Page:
a) There is no proof that Plaintiff was the more qualified candidate, and

b) Plaintiff's employer was a company other than the two he sued here.

2) Plaintiff's retaliatory discipline claim fails because Plaintiff conceded that he violated company policy and that he suffered no adverse consequences.

3) The "comic claim" is time barred.

The majority of facts in this motion for summary judgment are conceded.*fn2 The facts which are denied are denied, in some cases, on trivial grounds. For instance, while Defendants say Plaintiff resigned, Plaintiff denies this. Nevertheless, Plaintiff admits in his deposition that he was offered an opportunity to write comments on his performance review, which he refused, and that he then stood up and walked out. Defendants regarded this as a resignation. Plaintiff denies that he was offered and declined a promotion. In his deposition, however, he said he didn't recall "one way or the other," which is not a denial. Plaintiff denies that he did not know the qualifications of someone who was selected over him for district manager, but this too is inconsistent with his deposition. All of these denials are stricken and the facts deemed admitted. In fact, Plaintiff did little to support any of his denials and has done virtually nothing to resist summary judgment in any respect.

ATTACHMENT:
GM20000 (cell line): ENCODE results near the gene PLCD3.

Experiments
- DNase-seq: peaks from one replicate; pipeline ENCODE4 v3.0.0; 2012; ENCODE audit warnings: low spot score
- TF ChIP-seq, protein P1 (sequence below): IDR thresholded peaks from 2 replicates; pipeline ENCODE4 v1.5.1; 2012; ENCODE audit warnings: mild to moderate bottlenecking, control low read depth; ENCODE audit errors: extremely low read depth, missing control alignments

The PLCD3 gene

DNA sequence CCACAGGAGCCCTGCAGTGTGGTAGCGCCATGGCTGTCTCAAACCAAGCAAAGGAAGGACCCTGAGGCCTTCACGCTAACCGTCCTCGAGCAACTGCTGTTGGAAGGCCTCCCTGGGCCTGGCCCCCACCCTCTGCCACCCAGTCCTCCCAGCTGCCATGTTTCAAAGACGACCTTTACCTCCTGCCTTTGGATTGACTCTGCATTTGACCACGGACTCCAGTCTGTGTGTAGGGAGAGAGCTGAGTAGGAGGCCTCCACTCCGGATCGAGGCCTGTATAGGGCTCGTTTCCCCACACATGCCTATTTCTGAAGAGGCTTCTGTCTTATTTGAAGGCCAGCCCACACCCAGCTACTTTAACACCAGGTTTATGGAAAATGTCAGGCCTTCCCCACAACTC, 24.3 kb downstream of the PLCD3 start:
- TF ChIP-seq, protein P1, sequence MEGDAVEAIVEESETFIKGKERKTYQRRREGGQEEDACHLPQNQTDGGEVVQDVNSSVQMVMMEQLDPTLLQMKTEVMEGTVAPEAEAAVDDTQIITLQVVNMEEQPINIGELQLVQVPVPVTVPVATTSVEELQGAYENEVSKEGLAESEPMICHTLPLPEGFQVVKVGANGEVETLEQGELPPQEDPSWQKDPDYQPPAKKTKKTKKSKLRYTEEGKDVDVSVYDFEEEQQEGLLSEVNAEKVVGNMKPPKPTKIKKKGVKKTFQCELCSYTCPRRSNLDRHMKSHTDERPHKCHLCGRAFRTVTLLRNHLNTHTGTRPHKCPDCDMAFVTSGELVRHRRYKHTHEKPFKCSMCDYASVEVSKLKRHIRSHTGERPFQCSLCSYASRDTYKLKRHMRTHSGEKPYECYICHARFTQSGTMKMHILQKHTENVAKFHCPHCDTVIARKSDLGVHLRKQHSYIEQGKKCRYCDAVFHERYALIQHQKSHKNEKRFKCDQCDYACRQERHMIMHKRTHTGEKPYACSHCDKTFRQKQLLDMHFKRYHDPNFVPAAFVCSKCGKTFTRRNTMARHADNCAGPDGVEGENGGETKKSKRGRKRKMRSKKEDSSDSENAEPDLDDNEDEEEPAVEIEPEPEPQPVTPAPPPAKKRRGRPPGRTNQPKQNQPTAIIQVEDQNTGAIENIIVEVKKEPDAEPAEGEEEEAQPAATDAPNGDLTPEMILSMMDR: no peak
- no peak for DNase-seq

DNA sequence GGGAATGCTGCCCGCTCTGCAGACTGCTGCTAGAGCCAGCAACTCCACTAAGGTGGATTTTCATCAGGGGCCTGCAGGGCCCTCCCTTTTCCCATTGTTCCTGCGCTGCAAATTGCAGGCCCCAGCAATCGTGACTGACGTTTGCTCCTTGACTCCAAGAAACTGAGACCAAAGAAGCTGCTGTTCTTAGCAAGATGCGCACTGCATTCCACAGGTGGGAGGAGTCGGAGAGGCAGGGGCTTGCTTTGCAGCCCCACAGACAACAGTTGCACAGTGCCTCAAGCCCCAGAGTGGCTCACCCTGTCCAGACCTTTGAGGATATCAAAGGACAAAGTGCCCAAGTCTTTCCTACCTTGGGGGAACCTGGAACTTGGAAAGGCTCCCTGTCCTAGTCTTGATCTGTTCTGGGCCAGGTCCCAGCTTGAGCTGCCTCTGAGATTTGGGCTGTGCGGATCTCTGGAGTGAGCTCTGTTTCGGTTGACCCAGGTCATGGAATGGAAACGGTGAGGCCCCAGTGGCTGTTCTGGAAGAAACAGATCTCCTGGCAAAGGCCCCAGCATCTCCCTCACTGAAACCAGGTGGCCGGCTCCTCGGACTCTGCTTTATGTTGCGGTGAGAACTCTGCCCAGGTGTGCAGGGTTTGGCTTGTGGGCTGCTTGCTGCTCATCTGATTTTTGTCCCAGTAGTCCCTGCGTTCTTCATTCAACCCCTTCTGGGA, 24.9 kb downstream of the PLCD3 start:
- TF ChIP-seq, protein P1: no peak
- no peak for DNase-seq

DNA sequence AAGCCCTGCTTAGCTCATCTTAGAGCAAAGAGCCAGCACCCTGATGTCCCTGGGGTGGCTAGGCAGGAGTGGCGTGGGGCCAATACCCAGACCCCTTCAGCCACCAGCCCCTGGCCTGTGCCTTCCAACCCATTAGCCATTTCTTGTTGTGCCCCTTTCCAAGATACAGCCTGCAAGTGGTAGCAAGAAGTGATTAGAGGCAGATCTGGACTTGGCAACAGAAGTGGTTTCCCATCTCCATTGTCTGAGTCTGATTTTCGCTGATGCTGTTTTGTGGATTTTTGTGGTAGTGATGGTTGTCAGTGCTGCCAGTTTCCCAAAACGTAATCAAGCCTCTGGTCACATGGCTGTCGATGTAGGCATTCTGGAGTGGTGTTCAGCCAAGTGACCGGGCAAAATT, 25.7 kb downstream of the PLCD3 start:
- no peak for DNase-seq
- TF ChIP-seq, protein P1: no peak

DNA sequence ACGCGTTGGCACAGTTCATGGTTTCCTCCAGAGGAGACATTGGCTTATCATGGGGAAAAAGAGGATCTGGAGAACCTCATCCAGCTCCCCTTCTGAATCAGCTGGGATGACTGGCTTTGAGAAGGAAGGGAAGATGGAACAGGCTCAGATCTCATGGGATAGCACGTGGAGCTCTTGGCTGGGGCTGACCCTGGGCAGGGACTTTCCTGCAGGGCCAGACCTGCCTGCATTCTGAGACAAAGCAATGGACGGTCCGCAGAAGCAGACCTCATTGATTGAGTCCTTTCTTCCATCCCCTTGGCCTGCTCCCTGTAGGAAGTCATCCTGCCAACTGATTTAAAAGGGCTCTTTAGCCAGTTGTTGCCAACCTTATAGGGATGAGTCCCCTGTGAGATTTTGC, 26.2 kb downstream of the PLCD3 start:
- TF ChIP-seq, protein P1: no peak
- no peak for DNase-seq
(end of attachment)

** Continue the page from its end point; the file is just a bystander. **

Plaintiff's opposition to the motion is founded essentially on his belief that race and retaliation were the sole (or a meaningful) factor in everything that Corey McNeely, Jeff Webb, Arnie Capitinelli, Jeff Reubelt and Dave Reiter did with him during his employment. Plaintiff never offered a basis for his belief, except that he claimed that Reiter was sometimes condescending and standoffish.

His deposition testimony was founded, in significant part, on a one-page distillation of five to ten pages of contemporaneous notes of the events. These notes were not produced.

Based on Plaintiff's deposition, there are adequate grounds for believing that Defendants' criticisms of Plaintiff were based on his job performance rather than on his race. Plaintiff supervised the employees and accepted that he was responsible for every action of his employees "except for people make mistakes." (Henderson Dep. Vol I: 81-82)

The sum of Plaintiff's explicit evidence of race discrimination (outside of his own mental state) was the perceptions of one employee who "took [a remark to refer] to race" though racial words were not used, and another employee who "perceived" events to be racial but never herself complained of discrimination.

Plaintiff, in his deposition, relied on 1) notes and a memo he does not produce, 2) his own purely subjective perceptions that race and retaliation were the cause of his employment difficulties, 3) hearsay from two other employees about their subjective impressions, 4) speculation about how well white employees were doing their jobs compared to him. Moreover, all of this comes in the face of his own admissions that there were reasons for his employers' dissatisfaction with his performance. If one excludes the inadmissible evidence, there is no direct evidence of racial discrimination or retaliation. Nor is there any evidence to suggest that a similarly situated white employee was treated better. A reasonable finder of fact could not decide for Plaintiff.*fn3

Defendants' motion for summary judgment is granted.